CCHF | Solutions

H & D

We're neighbors

Shortly after I moved into the upper 9th ward of New Orleans, I was awakened one night by the sound of angry voices from the street outside.  The predominant voice was male, with occasional enraged rebuttals from a female voice.  I was only able to catch an occasional word and many of those were profane. Irrationally, I feared that this man might somehow be directing his hostility toward me.  I spent more than an hour on my knees praying-- for my own safety and for God to bring peace to the man.  I was partially praying and partially taking cover from what I feared might end in gunfire. The thought of stepping outside and offering to pray for him, or just sitting on my porch, briefly crossed my mind, but I didn’t rise from my hidden position. Eventually, the voices quieted and I climbed back into bed.  

Since that night, I haven’t experienced similar episodes, although I know they’re common in impoverished communities.  In the months since my arrival in New Orleans, a recurring theme has surfaced in my daily reading of scripture, listening to sermons, reading about people of faith, and in my times of prayer.  The theme is to walk in faith and not in fear.  

I live in one of the most crime ridden communities of New Orleans, so I’m tempted to remain in the confines of my house, taking intermittent dashes to places of perceived safety. I moved here so I could meet my neighbors and live out the Gospel. I want more of my neighbors to know the love, mercy, grace, faithfulness, forgiveness and justice of Christ. If I stay inside, that won’t happen, at least not through me.  

In my first days in the 9th ward, I would put my dog in my truck and drive to Lake Pontchartrain, several miles away, to walk him. I rationalized that cleaning up his messes would be easier and less offensive to my neighbors. God quickly redirected me;  I began walking him daily around the block. Eventually I developed a route that’s about 1 ½ miles.  Through our walking, my dog and I have met nearly 100 of our neighbors.  In fact, when I walk alone, many have asked where my dog is, including neighbors I’ve not previously met.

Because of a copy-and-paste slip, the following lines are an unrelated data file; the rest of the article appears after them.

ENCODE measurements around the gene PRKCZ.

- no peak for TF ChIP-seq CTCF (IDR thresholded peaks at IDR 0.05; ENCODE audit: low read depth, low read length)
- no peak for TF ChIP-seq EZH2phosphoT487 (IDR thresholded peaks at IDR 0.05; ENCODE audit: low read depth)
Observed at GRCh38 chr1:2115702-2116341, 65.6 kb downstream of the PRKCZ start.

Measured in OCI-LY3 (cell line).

I walk to meet people but also to pray for myself and my community. I serve the God whose word says “all authority and power in heaven on earth” has been given to Jesus. I want to walk in that power, as I know I’m powerless on my own.  Daily, I sense the oppression of the evil one who undoubtedly would take joy in watching me stumble and fall. Yet, I know that if I immerse myself in Him through prayer and meditating on His word, He will uphold me. Though I stumble, I will not fall, for the Lord will uphold me with His righteous right hand.  

For me, living in an impoverished community didn’t start in New Orleans. In 2003, following my second year of medical school, I moved into a similar neighborhood in Memphis. Later, I completed an internal medicine residency in Dayton, OH, where I  purchased a house in another struggling community. I lived there for about 5 years. In each of these places, people have asked me why I chose to live where I did and if I felt safe.  Those questions have given me the opportunity to share about the great God I serve, how He transformed my life, and how He will do the same for anyone who’s been held in bondage by the oppressor. There’s no person and no community outside the saving power of Jesus’ Cross.